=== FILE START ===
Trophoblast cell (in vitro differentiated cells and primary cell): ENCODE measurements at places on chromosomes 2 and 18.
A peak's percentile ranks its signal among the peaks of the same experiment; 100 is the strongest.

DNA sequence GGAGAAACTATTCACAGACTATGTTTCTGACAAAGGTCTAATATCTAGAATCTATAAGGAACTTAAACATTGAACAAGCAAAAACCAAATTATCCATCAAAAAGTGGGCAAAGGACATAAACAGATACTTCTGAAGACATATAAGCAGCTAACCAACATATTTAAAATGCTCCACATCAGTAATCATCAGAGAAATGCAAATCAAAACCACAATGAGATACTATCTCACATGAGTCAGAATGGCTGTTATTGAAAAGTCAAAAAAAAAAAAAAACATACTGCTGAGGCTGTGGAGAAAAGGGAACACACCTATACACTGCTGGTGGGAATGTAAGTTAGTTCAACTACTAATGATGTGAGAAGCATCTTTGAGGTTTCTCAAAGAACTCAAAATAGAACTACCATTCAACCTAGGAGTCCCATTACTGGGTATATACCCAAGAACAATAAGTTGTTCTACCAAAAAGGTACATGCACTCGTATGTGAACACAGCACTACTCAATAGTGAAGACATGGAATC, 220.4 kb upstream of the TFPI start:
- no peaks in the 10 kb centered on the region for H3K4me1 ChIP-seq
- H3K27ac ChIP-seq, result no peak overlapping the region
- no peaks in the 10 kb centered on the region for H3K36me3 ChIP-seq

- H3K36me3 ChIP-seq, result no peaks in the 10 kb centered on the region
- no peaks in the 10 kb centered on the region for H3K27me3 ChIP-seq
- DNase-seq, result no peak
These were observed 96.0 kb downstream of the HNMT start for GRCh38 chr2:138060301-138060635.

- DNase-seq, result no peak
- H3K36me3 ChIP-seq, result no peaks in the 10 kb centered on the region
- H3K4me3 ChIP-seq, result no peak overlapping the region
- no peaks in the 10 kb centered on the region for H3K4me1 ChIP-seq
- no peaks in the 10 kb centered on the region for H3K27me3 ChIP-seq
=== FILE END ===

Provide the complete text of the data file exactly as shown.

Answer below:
Trophoblast cell (in vitro differentiated cells and primary cell): ENCODE measurements at places on chromosomes 2 and 18.
A peak's percentile ranks its signal among the peaks of the same experiment; 100 is the strongest.

DNA sequence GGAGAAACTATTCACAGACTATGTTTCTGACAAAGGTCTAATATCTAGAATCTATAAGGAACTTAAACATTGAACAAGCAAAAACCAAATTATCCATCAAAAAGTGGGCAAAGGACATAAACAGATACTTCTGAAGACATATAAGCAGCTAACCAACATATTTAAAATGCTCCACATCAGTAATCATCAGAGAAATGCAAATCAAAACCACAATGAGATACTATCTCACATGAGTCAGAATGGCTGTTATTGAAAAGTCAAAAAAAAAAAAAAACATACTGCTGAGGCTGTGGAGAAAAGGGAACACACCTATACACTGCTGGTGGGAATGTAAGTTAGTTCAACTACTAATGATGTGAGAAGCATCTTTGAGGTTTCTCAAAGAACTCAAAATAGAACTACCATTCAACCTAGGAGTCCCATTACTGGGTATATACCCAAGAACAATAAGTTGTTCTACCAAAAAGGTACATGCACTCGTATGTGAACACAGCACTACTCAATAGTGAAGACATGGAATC, 220.4 kb upstream of the TFPI start:
- no peaks in the 10 kb centered on the region for H3K4me1 ChIP-seq
- H3K27ac ChIP-seq, result no peak overlapping the region
- no peaks in the 10 kb centered on the region for H3K36me3 ChIP-seq

- H3K36me3 ChIP-seq, result no peaks in the 10 kb centered on the region
- no peaks in the 10 kb centered on the region for H3K27me3 ChIP-seq
- DNase-seq, result no peak
These were observed 96.0 kb downstream of the HNMT start for GRCh38 chr2:138060301-138060635.

- DNase-seq, result no peak
- H3K36me3 ChIP-seq, result no peaks in the 10 kb centered on the region
- H3K4me3 ChIP-seq, result no peak overlapping the region
- no peaks in the 10 kb centered on the region for H3K4me1 ChIP-seq
- no peaks in the 10 kb centered on the region for H3K27me3 ChIP-seq